Heidi has been on such a high since winning the intermediate at Floors Castle. She knows she’s done good as everyone on the Hobday yard is lavishing her with treats and cuddles. It’s actually a bit exhausting as she doesn’t dare put her head in the stable for a second in case she misses out on some attention.
When she’s not getting human love then Mulry (Ben’s four-star horse) is covering her in kisses. He is the nicest horse she has ever met. It is definitely love. They’ve tried to persuade Ben that really they should be in the same stable and that there is plenty of room but he’s not having any of it. Life is fairly perfect; the only boring bit is that they haven’t been out to a competition for two whole weeks. All the horses are going a bit stir crazy, especially Heidi who loves the excitement of being woken up in the middle of the night with lights and action.
Still, she’s been doing lots of training with Ben in his snazzy new arena so something must be afoot. Meanwhile Ben has been issuing me (Hero) with lots of instructions that always sound easy but never are. This week’s task was getting an FEI number. I was a bit confused as I thought I’d done that when I rang BE (British Eventing) to register Heidi for her first international competition (which only cost £17 — a bargain, I thought). However, it soon became apparent this was just the first part of the process and Heidi actually needed a swanky new FEI cover to go over her green Welsh Pony and Cob passport. The first thing to do was get her microchip number but after a great deal of searching through papers I admitted defeat and rang Heidi’s breeder, Sarah, only to discover — oops! — Heidi didn’t actually have one. She was born in June 2009, a few weeks before the legislation requiring all horses and ponies to be microchipped changed, so Sarah swiftly ordered the passport to avoid extra costs.
I sent an SOS message to Ben asking him to get the vet back ASAP. A few days later Heidi had been chipped and I called BE with the relevant number and was asked for a £211 fee! How can an FEI passport cost that much? It must be the most expensive passport ever. I checked and a Turkish one is £165, an Australian one £135, and British a mere snip at £72.50.
Tattersalls International Horse Trials (Tatts) costs are totting up; entry fee = £503.41 (on the website it’s €575.00, so the exchange rate must be dire), BE/FEI costs, vet callout, microchip, Heidi-share travel costs, my travel costs — it will be over £1,000… I had one of those ‘if I didn’t have a horse how many exotic holidays to Bali could I have gone on?’ moments. I had been trying to wriggle out of doing a documentary in July but think I’m going to need to commit, as I’m desperate for funds. My summer is looking like back-to-back work now. First I’m doing a bit of modelling, then playing Sybil in Picture of Dorian Gray; next up is my role as Amy in the mini-series, and in between I’m now doing a documentary. All I dream about is being able to hang out with my horse, Heidi, and gallop along beaches.
Still, it doesn’t matter because Heidi is thrilled. She couldn’t quite believe it when Ben came into her stable saying she’d got a letter. The postman had never bought her anything before so she did her impatient head-butting thing, which knocked the pristine envelope on to the mucky floor. She looked down and sure enough her name, Aberllanerch High Tide, was there in beautiful writing. Ben grabbed it back while telling her she was off on holiday and was going to catch a boat to Ireland. As he pulled out a shiny purple booklet he told her that she was a pro now with an FEI passport and was about to do her first international competition.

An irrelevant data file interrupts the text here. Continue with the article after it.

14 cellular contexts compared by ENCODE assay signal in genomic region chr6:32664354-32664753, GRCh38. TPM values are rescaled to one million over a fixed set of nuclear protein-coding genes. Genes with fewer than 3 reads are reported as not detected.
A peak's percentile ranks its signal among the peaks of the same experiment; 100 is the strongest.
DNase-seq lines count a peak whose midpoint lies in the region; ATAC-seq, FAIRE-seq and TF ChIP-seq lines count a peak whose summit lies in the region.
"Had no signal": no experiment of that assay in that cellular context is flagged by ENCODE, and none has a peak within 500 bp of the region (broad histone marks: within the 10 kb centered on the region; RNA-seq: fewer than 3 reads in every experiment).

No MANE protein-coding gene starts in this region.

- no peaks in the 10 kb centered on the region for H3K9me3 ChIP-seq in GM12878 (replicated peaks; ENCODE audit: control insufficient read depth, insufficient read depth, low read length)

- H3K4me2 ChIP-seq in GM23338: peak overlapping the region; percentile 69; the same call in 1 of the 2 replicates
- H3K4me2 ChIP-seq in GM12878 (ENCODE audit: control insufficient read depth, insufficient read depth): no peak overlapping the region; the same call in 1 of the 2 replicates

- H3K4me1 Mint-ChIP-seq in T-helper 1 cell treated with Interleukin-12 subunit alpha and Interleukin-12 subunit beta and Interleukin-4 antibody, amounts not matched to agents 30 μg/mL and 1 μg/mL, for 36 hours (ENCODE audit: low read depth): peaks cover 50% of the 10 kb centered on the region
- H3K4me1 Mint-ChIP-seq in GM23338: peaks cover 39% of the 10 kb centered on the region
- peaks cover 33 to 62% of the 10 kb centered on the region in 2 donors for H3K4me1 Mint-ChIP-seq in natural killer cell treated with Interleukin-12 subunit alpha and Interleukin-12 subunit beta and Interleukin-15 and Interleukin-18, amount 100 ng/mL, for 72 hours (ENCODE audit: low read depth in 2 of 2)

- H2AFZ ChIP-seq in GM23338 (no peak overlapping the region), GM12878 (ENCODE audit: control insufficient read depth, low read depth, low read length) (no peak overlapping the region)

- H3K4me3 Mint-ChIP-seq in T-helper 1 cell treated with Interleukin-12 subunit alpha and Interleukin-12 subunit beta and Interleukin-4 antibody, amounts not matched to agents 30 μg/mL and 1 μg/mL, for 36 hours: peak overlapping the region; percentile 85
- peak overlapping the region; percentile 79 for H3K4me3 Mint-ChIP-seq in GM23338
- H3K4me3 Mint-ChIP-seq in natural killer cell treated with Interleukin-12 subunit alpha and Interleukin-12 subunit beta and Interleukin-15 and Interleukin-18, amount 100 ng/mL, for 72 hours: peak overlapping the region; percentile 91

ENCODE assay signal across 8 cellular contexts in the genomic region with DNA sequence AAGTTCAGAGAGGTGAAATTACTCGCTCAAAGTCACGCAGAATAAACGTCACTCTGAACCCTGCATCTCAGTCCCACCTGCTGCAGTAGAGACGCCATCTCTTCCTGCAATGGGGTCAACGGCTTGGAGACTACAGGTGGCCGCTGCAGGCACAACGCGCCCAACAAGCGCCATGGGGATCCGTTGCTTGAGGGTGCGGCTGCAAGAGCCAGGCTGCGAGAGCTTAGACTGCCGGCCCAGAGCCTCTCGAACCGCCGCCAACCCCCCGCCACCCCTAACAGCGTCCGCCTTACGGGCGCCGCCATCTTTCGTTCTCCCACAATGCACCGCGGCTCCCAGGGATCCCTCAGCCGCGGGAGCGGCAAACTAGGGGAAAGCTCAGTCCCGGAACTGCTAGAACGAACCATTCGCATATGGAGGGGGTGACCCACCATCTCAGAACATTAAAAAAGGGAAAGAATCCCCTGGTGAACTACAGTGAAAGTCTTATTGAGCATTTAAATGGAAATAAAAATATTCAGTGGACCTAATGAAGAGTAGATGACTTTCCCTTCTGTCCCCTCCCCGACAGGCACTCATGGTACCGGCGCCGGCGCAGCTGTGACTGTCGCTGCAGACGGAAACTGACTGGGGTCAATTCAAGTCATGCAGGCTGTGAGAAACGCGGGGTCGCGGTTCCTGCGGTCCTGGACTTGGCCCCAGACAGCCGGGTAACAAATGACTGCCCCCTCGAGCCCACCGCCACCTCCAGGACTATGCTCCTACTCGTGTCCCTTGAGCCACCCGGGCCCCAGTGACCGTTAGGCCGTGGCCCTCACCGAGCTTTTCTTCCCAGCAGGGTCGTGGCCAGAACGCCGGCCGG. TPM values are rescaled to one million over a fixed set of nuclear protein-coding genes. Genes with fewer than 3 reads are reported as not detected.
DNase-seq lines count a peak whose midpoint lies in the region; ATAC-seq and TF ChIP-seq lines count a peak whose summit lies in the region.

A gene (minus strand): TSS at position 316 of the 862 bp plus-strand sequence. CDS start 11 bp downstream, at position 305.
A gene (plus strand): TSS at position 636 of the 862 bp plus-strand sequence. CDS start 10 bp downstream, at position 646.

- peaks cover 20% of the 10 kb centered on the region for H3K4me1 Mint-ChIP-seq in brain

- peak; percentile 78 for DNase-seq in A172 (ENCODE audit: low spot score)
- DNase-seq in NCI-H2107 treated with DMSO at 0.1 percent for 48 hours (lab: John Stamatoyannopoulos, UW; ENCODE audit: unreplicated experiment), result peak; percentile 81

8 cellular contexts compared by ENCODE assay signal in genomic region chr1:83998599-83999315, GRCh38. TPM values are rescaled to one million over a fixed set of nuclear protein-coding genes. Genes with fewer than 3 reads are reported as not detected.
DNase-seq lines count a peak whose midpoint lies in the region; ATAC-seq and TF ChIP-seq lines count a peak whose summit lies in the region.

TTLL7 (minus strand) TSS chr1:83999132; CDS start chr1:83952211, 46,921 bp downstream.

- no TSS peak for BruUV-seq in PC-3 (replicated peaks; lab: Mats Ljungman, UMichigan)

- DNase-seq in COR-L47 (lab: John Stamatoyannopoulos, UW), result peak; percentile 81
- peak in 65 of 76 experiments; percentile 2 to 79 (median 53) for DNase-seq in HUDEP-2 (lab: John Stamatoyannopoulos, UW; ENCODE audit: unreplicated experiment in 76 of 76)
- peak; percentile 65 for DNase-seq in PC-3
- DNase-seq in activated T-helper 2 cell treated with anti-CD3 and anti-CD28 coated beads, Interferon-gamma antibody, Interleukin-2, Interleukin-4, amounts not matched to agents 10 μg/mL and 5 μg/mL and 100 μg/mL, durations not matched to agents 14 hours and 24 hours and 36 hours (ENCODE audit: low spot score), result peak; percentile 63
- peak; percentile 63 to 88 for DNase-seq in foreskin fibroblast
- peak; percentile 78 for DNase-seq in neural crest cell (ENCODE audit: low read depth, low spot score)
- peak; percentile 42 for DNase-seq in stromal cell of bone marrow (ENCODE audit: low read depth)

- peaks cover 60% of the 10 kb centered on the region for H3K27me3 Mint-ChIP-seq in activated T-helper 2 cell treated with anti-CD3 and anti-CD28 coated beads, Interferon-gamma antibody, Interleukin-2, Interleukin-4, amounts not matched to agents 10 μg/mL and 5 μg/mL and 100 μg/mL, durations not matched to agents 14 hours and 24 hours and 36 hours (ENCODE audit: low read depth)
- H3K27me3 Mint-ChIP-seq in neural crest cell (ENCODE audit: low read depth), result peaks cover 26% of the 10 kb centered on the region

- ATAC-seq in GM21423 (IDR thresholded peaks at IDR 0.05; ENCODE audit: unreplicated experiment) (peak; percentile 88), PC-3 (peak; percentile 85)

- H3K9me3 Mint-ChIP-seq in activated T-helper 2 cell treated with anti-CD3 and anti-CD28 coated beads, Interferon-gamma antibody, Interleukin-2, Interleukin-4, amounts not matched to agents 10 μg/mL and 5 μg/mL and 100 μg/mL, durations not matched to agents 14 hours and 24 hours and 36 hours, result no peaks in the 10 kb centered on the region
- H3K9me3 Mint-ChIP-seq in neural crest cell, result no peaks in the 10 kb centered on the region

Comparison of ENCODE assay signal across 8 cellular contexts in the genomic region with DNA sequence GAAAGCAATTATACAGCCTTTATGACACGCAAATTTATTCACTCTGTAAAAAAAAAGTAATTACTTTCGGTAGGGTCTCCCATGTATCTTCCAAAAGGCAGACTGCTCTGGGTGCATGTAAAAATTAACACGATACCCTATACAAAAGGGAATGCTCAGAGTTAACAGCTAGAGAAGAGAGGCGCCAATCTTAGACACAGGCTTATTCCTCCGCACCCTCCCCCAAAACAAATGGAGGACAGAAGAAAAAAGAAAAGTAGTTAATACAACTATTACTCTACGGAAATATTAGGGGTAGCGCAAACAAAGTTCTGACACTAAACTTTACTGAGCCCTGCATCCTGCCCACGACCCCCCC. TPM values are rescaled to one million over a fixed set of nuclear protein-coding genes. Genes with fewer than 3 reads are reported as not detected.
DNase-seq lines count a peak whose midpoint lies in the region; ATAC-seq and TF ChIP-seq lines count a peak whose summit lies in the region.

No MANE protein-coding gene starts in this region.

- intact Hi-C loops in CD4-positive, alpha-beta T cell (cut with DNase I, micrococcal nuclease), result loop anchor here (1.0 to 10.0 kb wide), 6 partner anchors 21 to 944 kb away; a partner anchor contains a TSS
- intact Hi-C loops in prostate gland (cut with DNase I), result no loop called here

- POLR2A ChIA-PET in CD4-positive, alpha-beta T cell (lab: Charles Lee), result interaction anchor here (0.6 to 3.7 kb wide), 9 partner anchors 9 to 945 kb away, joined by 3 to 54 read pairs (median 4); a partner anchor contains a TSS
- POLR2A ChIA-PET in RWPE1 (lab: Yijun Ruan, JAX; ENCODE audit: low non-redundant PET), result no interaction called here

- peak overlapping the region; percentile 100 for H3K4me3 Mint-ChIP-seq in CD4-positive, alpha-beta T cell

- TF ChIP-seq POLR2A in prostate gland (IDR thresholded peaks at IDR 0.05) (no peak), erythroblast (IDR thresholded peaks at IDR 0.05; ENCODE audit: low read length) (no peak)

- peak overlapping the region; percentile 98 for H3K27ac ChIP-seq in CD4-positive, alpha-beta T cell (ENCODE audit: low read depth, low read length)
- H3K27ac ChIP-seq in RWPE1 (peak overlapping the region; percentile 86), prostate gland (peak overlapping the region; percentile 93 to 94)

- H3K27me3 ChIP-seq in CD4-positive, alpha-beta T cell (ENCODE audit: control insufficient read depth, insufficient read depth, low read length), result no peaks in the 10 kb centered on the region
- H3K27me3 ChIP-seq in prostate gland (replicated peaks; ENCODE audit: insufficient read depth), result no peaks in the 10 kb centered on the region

Monday 28 May came round in a jiffy and Heidi was on her way from Northumberland. She dozed most of the journey but suddenly the fields she was passing looked familiar. She kept her eyes peeled and sure enough she could make out Mostyn Farm Ride in the distance and just below was the farm where she was born. She started neighing furiously, screeching for Ben to STOP PLEASE, PLEASE STOP. She wanted to break out, gallop down the gentle hill and to go home, just for a day.
She whinnied for her mum Alleycat to still be alive and to snuggle against her one last time. She remembered the stories of how her mum hit on bad times and ended up being sold off to the meat man at Beeston when suddenly this soft Welsh voice spoke across the crowd and offered a little more. Alleycat came to live with Sarah Davies, the only person she trusted in the world. Sarah used to ride some ponies for a lady near Mold who had a Welsh Cob stallion and she let Alleycat run with him one summer and the result was her one and only foal Heidi.
As Heidi rattled around in the lorry along the A55 she thought about her life and all the exciting things she was doing. She suddenly longed just to be that little foal, snuggled up next to her mum.
The other horses tried to distract Heidi and told her she’d love Ireland. After a bit of hay she felt better and everyone — humans and horses — got very excited when they arrived at Holyhead. The boat ride was funny as the lorry lolled from side to side. Soon after they were at Tatts and Heidi had never seen so many smart horses in her whole life even the people were wearing fancy hats.
The only confusing part was that when she was plaited and already to start dressage Ben arrived in city clothes. He then ran alongside her while she trotted and everyone clapped. These Irish must be very easy to please, she thought.